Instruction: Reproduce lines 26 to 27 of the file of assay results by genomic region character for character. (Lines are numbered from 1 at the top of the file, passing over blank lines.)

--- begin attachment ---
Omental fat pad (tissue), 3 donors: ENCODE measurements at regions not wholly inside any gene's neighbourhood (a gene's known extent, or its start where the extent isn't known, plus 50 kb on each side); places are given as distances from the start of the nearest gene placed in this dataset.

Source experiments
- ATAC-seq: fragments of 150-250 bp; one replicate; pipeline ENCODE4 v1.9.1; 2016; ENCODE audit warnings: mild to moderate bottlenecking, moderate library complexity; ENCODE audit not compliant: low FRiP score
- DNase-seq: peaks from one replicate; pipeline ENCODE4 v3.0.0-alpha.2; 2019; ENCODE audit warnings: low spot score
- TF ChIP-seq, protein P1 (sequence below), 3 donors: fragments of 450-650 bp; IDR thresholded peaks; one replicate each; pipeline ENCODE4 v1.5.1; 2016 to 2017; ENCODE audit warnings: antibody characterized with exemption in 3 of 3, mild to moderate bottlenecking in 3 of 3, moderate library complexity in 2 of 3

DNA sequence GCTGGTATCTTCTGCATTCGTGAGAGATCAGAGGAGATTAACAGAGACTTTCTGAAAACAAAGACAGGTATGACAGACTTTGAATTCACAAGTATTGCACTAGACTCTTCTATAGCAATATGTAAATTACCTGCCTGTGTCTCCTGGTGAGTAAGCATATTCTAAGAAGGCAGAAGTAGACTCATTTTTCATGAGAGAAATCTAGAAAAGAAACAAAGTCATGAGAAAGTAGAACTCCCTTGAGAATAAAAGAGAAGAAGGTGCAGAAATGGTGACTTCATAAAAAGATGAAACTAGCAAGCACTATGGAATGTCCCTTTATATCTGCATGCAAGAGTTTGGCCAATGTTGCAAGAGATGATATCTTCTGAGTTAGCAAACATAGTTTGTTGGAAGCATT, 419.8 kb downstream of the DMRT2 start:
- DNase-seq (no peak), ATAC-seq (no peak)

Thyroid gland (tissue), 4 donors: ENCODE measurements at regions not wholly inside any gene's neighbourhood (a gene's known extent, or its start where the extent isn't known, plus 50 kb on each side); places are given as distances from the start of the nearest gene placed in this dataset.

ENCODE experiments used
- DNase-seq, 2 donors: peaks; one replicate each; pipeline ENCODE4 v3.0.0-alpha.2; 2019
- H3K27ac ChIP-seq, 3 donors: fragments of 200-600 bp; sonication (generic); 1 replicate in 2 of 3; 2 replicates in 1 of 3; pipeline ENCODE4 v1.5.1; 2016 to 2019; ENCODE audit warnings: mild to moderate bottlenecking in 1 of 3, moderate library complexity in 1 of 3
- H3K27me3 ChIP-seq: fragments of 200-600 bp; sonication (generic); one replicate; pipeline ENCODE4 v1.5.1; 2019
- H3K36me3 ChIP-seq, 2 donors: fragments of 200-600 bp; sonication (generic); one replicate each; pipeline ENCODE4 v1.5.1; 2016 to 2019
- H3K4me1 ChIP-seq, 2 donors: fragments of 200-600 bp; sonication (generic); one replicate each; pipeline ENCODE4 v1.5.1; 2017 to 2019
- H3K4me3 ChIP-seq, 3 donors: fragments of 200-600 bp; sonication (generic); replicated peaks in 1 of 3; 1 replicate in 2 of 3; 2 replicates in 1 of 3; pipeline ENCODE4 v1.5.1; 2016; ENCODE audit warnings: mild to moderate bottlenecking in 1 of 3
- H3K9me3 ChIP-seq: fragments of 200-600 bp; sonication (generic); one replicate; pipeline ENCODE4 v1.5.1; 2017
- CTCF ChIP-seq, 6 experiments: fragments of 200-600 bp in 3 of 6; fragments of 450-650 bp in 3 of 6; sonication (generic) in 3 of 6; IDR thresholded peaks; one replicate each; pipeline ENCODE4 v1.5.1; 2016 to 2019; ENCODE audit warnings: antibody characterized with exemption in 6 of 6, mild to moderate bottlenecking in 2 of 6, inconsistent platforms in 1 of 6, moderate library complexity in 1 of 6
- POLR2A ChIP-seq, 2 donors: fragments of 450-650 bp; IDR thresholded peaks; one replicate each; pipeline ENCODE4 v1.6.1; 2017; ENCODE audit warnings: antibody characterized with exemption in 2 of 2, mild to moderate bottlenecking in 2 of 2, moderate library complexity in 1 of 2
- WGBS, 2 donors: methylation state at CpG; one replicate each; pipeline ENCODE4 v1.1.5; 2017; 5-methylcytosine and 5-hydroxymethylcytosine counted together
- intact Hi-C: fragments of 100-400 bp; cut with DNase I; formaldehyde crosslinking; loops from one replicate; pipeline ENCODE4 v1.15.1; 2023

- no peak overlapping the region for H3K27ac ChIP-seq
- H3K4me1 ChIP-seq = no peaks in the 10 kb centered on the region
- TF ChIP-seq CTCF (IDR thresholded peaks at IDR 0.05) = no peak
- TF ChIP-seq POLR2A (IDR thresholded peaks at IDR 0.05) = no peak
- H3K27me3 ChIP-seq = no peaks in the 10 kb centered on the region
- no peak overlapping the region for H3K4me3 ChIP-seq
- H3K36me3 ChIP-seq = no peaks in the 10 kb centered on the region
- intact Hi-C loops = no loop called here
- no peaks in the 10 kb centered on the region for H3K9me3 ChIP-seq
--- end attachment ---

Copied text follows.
- no peak overlapping the region for H3K4me3 ChIP-seq
- H3K36me3 ChIP-seq = no peaks in the 10 kb centered on the region